The Phantom Cup that Comes and Goes: The Story of the Holy Grail March 5th 1-2pm

 For over 400 years Gresham Professors have given free public lectures in the City of London. These lectures continue today and you can see the eclectic lineup on the Gresham College website.  I’ve included the historical background on the College below but i have flagged one interesting lecture, as an example, which will be given on March 5th.

From Gresham: “The Holy Grail conjures up images of a romantic and heroic past, of magical journeys and brave knights.  What do we really know of its origin and meaning? It has entered the language as a phrase that embodies an infinitely desirable but attainable goal.  Is there any truth behind this intriguing object, or is it just one of the many myths of the Middle Ages?

This talk will consider why the symbol of the Holy Grail has proved so durable.  It will follow the transformations of the medieval grail through history, art, literature and theology.The journey will take us across europe and the Near East and even to America as we unravel the cultural impact of Tennyson’s Phantom Cup.”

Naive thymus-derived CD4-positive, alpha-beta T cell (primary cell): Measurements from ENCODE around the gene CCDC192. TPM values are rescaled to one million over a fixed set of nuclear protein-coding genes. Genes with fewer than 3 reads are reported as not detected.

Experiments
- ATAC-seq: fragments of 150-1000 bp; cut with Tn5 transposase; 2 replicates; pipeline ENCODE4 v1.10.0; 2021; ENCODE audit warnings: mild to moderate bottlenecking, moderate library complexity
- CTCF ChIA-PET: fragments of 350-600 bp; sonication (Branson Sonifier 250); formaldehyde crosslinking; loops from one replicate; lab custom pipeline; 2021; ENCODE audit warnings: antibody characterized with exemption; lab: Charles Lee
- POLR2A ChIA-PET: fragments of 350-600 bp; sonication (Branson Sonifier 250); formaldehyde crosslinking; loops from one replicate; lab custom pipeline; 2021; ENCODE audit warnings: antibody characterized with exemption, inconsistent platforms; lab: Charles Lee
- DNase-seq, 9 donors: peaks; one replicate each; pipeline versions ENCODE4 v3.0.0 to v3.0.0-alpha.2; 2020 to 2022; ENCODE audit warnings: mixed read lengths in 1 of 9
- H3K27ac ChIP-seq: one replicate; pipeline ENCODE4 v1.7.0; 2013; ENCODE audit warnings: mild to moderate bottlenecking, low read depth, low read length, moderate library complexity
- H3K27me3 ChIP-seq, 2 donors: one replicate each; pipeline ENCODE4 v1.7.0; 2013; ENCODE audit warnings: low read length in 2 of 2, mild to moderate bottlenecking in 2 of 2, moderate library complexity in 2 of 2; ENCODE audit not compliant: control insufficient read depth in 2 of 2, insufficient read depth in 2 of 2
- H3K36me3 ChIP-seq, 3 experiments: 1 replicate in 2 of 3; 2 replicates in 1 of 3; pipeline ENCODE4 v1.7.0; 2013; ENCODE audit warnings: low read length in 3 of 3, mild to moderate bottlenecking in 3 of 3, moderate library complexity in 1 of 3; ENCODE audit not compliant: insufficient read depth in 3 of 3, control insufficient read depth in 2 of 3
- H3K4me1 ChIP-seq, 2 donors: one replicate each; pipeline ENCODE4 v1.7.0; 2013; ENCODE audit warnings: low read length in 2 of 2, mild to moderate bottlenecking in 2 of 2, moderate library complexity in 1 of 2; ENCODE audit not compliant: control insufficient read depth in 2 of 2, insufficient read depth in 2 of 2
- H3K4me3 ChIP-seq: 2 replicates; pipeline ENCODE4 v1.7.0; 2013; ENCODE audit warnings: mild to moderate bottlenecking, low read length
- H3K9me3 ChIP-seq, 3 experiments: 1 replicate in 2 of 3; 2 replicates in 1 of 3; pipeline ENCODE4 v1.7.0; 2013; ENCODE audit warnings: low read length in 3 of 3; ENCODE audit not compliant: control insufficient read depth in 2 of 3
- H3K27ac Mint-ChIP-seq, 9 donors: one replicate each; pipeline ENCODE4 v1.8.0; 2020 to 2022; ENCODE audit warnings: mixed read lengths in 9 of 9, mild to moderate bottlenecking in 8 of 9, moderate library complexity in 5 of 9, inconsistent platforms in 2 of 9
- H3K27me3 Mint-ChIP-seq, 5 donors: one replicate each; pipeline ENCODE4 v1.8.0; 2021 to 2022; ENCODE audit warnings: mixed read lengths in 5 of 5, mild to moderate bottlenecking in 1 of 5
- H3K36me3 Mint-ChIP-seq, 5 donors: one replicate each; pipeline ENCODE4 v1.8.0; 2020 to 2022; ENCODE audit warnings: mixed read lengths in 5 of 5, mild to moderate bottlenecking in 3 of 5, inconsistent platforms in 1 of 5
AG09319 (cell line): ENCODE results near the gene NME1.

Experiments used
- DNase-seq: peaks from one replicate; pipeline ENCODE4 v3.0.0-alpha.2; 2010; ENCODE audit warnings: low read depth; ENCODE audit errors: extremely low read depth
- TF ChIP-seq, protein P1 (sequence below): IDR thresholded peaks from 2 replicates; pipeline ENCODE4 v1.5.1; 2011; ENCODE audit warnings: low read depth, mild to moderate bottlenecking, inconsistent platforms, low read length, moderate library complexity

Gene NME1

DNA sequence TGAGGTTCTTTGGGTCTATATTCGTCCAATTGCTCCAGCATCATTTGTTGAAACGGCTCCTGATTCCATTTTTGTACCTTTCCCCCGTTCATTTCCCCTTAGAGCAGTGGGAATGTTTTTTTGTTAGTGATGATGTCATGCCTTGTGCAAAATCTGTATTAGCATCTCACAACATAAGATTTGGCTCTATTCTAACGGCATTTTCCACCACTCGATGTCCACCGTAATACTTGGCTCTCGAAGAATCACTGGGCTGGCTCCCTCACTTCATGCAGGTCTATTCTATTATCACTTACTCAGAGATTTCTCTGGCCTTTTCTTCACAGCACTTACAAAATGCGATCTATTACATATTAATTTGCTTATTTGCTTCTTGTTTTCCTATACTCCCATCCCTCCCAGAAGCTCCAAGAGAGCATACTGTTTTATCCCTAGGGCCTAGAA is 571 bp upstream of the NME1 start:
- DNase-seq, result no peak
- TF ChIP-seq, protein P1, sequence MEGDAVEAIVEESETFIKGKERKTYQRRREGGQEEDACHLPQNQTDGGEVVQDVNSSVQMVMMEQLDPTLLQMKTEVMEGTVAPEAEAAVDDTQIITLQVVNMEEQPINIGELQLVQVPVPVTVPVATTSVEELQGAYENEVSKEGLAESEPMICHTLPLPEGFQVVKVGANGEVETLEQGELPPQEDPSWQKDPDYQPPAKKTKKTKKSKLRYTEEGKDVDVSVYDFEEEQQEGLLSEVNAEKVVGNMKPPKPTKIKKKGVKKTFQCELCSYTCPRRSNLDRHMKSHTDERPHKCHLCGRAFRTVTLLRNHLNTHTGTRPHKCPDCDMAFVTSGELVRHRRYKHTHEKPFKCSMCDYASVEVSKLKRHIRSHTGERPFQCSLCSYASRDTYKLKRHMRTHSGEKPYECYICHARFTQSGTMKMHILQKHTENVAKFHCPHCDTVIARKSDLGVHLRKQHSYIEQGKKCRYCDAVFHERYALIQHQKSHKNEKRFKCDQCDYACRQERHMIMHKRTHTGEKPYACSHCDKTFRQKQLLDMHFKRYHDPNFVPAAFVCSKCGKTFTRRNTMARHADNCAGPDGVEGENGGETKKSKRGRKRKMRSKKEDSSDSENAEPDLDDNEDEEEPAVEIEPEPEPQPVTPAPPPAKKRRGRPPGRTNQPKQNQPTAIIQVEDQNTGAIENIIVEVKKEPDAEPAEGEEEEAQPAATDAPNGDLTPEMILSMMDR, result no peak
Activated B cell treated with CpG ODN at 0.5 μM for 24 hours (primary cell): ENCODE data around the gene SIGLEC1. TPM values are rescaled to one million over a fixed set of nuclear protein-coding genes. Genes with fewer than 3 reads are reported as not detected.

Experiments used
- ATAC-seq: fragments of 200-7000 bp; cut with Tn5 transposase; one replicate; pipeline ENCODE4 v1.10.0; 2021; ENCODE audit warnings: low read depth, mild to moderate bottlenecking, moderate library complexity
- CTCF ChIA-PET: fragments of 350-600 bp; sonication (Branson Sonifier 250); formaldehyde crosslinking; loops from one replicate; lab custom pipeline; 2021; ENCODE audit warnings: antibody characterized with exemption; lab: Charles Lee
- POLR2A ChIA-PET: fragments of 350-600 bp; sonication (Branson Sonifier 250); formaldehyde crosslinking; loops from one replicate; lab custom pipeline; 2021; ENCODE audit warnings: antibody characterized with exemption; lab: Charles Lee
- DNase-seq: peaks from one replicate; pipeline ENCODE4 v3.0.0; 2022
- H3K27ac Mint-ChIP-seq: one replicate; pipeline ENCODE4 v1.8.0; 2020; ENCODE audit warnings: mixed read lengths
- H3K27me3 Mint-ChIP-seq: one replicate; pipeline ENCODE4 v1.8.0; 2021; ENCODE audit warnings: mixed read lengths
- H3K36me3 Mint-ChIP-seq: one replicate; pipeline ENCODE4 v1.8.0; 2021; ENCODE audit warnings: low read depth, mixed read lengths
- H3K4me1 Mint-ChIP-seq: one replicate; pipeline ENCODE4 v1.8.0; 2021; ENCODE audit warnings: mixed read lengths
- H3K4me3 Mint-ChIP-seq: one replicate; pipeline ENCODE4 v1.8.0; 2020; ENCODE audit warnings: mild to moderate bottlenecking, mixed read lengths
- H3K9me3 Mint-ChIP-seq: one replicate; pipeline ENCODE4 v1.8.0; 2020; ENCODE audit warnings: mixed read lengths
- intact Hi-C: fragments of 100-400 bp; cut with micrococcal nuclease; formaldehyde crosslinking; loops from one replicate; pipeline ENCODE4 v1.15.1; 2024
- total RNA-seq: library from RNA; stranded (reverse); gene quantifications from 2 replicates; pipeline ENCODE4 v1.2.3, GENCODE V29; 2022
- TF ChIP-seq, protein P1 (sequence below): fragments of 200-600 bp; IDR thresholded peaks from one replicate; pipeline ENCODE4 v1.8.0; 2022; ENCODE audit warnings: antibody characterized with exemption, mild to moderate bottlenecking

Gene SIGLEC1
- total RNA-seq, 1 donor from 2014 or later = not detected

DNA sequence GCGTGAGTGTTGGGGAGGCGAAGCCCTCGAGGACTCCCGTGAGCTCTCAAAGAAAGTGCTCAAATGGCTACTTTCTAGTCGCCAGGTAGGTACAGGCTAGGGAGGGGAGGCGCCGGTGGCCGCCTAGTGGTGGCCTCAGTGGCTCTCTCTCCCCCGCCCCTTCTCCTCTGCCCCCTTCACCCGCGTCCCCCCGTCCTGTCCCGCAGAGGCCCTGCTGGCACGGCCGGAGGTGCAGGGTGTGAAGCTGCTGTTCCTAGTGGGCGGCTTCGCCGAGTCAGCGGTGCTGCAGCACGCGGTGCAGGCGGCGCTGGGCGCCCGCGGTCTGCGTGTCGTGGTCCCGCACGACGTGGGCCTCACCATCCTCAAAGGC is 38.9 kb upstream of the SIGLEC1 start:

The College is named after Sir Thomas Gresham, son of Sir Richard Gresham who was Lord Mayor in 1537/38 and who conceived the idea of building an Exchange modeled on the Antwerp Bourse. This was brought to fruition by Sir Thomas, on land provided by the City of London Corporation, and was given the royal appellation by Queen Elizabeth I.

Sir Thomas was appointed Royal Agent in Antwerp by Edward VI, a position which he held throughout Mary’s reign and the first nine years of Elizabeth’s. His fine mansion in Bishopsgate was the first home of Gresham College. It was there that the Professors gave their lectures until 1768, their salaries being met from rental income from the shops around the Royal Exchange which Sir Thomas had bequeathed jointly to the City of London Corporation and the Mercers’ Company. This period saw the formation and early development at Gresham College of The Royal Society, and the tenure of chairs by a number of distinguished Professors, including Sir Christopher Wren.

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